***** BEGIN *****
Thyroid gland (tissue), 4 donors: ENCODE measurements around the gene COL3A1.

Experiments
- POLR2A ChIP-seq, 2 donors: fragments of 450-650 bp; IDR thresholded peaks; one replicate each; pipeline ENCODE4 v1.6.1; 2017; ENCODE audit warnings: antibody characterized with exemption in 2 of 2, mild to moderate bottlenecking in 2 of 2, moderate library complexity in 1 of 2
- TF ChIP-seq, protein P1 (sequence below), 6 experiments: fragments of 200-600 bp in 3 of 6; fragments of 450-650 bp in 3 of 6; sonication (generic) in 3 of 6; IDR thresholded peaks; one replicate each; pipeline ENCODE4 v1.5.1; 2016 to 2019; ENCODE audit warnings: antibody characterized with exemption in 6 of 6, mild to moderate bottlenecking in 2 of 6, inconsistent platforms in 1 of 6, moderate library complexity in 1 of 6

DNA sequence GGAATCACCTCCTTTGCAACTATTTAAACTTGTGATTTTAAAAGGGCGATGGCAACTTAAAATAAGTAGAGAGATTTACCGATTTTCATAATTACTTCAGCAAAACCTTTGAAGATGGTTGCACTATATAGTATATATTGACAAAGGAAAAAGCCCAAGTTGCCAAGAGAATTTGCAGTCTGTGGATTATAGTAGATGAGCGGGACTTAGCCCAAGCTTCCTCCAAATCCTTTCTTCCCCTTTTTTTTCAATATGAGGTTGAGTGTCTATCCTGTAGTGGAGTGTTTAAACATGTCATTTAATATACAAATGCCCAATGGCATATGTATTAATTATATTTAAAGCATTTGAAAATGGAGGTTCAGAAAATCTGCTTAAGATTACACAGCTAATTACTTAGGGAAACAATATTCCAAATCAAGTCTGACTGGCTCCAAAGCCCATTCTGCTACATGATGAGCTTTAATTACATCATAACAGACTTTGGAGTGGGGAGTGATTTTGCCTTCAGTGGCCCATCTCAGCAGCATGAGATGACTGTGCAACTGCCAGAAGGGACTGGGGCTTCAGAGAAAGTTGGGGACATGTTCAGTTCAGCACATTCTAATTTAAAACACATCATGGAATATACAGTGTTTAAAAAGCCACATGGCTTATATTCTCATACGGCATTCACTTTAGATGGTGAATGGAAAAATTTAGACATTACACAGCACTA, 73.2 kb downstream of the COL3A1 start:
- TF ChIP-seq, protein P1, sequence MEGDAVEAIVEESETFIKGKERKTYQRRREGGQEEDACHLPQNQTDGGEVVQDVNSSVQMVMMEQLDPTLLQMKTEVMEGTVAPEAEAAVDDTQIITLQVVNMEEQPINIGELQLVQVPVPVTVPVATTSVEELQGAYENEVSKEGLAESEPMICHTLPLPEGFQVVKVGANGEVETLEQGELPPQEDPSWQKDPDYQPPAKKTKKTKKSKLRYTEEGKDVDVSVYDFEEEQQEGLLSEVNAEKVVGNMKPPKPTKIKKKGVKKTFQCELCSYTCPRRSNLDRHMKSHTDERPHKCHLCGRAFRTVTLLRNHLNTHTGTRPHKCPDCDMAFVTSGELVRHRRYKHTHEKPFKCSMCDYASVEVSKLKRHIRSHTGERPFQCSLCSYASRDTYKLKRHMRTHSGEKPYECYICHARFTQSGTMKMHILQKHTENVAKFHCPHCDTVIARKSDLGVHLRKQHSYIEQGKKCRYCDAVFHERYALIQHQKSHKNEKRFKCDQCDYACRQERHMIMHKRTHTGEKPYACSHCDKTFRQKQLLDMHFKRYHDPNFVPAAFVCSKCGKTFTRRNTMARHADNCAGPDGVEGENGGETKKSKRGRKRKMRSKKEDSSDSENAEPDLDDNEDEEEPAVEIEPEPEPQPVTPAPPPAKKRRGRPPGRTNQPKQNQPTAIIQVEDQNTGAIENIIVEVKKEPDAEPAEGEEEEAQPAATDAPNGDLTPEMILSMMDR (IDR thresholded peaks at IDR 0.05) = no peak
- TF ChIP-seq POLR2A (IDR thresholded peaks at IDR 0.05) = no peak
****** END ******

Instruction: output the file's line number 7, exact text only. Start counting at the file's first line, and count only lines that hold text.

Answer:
- TF ChIP-seq POLR2A (IDR thresholded peaks at IDR 0.05) = no peak